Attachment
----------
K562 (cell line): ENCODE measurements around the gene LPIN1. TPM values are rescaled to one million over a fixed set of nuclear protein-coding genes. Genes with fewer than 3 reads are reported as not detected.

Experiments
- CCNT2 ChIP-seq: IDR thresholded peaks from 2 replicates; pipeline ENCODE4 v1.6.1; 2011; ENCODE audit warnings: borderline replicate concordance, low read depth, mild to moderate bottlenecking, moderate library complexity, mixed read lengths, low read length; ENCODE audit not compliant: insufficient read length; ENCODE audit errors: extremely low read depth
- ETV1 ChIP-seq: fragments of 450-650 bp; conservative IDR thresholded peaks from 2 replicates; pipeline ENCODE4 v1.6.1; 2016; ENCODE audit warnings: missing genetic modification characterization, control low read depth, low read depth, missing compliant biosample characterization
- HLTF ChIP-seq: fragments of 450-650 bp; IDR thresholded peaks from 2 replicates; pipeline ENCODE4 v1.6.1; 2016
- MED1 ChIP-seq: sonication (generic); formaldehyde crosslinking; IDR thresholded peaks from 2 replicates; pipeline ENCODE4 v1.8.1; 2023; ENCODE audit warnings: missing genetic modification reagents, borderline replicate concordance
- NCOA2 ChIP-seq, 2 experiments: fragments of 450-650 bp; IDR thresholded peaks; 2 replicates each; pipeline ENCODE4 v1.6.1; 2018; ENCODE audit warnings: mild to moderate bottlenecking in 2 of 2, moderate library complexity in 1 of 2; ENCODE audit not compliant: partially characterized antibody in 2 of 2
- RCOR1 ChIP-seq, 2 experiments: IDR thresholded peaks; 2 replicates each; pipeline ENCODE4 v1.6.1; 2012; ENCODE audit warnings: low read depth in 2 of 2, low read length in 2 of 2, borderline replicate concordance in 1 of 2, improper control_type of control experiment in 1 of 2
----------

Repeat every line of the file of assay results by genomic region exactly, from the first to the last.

K562 (cell line): ENCODE measurements around the gene LPIN1. TPM values are rescaled to one million over a fixed set of nuclear protein-coding genes. Genes with fewer than 3 reads are reported as not detected.

Experiments
- CCNT2 ChIP-seq: IDR thresholded peaks from 2 replicates; pipeline ENCODE4 v1.6.1; 2011; ENCODE audit warnings: borderline replicate concordance, low read depth, mild to moderate bottlenecking, moderate library complexity, mixed read lengths, low read length; ENCODE audit not compliant: insufficient read length; ENCODE audit errors: extremely low read depth
- ETV1 ChIP-seq: fragments of 450-650 bp; conservative IDR thresholded peaks from 2 replicates; pipeline ENCODE4 v1.6.1; 2016; ENCODE audit warnings: missing genetic modification characterization, control low read depth, low read depth, missing compliant biosample characterization
- HLTF ChIP-seq: fragments of 450-650 bp; IDR thresholded peaks from 2 replicates; pipeline ENCODE4 v1.6.1; 2016
- MED1 ChIP-seq: sonication (generic); formaldehyde crosslinking; IDR thresholded peaks from 2 replicates; pipeline ENCODE4 v1.8.1; 2023; ENCODE audit warnings: missing genetic modification reagents, borderline replicate concordance
- NCOA2 ChIP-seq, 2 experiments: fragments of 450-650 bp; IDR thresholded peaks; 2 replicates each; pipeline ENCODE4 v1.6.1; 2018; ENCODE audit warnings: mild to moderate bottlenecking in 2 of 2, moderate library complexity in 1 of 2; ENCODE audit not compliant: partially characterized antibody in 2 of 2
- RCOR1 ChIP-seq, 2 experiments: IDR thresholded peaks; 2 replicates each; pipeline ENCODE4 v1.6.1; 2012; ENCODE audit warnings: low read depth in 2 of 2, low read length in 2 of 2, borderline replicate concordance in 1 of 2, improper control_type of control experiment in 1 of 2